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In today’s welfare state, labour participation is viewed as the ideal tool for gauging a person’s social participation and a way to promote individual and social prosperity. This, however, has proven extremely difficult to implement in practice, particularly for people with disabilities. This dissertation reveals how the specific design of activation in vocational rehabilitation programmes unintentionally achieves opposite results. It also reveals how professionals are hampered in supporting the most vulnerable individuals due to the framework within which they operate. At the same time, this analysis demonstrates how (professional) creativity and more discretionary space can reverse processes of exclusion. These analyses are based on stories about disabilities, vocational rehabilitation and (labour) participation told by clients and professionals.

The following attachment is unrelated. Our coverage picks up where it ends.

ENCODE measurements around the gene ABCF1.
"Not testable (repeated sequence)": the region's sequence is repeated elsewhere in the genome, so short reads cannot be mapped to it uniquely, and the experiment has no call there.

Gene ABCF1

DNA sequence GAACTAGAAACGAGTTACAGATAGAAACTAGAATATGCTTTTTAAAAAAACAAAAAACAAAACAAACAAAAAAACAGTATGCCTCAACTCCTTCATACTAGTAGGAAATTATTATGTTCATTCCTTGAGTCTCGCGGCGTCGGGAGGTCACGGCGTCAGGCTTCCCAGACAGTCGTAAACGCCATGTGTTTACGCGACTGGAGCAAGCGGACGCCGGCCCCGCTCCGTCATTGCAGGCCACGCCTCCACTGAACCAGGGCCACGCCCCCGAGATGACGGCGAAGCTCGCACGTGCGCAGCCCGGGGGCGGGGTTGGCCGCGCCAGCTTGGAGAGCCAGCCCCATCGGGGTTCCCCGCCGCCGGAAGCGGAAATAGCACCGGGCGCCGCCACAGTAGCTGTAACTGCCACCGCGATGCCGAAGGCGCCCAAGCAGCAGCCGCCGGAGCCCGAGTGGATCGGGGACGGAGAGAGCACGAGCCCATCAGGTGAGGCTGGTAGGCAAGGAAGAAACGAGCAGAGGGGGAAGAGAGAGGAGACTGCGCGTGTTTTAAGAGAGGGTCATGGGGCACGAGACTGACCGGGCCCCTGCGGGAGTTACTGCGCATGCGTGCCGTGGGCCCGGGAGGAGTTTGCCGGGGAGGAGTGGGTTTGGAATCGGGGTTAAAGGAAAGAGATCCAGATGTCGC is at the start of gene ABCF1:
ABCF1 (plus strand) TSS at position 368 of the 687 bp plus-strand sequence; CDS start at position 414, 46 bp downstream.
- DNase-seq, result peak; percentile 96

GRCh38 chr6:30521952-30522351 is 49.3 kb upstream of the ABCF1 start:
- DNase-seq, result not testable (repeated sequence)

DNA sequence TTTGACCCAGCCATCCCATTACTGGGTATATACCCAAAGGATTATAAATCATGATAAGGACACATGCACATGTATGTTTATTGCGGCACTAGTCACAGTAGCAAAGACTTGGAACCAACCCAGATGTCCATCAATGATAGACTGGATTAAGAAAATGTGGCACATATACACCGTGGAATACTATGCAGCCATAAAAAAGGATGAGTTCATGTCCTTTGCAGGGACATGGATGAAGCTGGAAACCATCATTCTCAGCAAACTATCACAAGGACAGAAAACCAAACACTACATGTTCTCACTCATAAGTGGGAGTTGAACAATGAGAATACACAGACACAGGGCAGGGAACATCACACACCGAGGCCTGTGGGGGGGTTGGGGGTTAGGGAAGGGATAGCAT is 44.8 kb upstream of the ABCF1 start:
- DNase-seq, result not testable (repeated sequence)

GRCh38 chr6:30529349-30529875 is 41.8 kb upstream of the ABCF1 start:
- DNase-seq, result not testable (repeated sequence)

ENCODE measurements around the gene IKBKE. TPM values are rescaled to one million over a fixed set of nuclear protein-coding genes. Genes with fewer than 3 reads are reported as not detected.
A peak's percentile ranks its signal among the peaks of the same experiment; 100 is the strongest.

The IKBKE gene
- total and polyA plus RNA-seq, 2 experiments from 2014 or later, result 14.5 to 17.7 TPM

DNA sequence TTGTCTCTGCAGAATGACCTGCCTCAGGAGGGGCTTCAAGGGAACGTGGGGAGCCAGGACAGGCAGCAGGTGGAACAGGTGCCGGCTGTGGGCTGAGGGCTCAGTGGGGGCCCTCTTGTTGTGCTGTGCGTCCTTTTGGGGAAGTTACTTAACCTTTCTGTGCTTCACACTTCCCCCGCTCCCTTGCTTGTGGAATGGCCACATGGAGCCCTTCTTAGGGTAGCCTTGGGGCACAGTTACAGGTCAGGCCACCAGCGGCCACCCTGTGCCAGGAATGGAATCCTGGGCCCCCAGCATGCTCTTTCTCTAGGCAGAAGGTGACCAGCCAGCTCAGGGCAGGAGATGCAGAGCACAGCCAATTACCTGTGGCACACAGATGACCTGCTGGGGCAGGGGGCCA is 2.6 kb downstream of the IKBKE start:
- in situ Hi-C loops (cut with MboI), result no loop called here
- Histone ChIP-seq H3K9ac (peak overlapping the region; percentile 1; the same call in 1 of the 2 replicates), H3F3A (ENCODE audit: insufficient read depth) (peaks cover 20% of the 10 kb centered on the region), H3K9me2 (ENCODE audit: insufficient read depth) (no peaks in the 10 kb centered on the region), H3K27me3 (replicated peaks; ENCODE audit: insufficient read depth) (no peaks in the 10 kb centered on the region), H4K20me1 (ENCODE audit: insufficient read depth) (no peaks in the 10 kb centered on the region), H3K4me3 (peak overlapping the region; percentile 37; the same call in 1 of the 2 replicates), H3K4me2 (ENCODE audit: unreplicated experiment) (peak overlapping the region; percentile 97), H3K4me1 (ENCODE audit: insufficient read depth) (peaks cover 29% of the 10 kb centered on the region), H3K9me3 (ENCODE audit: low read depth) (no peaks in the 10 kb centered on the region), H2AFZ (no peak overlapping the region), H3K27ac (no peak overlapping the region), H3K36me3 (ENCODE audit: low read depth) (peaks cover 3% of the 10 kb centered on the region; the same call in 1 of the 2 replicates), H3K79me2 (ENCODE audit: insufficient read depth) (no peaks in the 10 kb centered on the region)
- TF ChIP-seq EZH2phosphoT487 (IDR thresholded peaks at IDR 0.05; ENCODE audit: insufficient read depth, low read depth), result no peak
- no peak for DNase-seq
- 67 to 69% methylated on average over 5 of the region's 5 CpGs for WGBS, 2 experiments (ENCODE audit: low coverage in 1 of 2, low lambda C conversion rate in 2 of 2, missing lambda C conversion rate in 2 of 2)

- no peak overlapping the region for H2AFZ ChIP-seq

Media

Our bladder is not only controlled by signals from our brain – it also has its own regulatory mechanism. On 22 November, Sajjad Rahnama’i (34), a medical doctor from Iran, will defend his PhD research on overactive bladder syndrome (OAB). The Maastricht University (UM) researcher was the first in the world to identify prostaglandin E receptors in the bladder wall that can help in the treatment of OAB.
“Every individual with a developmental disorder has the right to a diagnosis.” These are the words of Connie Stumpel, professor of Clinical Genetics at Maastricht University and head of the Clinical Genetics outpatient clinic at the MUMC+. She also chairs the board of the Stichting Vooruit, a foundation for children with disabilities.
Tuesday, 12 November 2013 09:30

“Toilet innovation is important”

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Toilets may not be the sexiest of topics. But for UNU-MERIT Maastricht researcher Shuan SadreGhazi, they are a highly significant – if neglected – phenomenon. “Today, more than 2.4 billion people in the world don’t have access to a proper sanitation system.”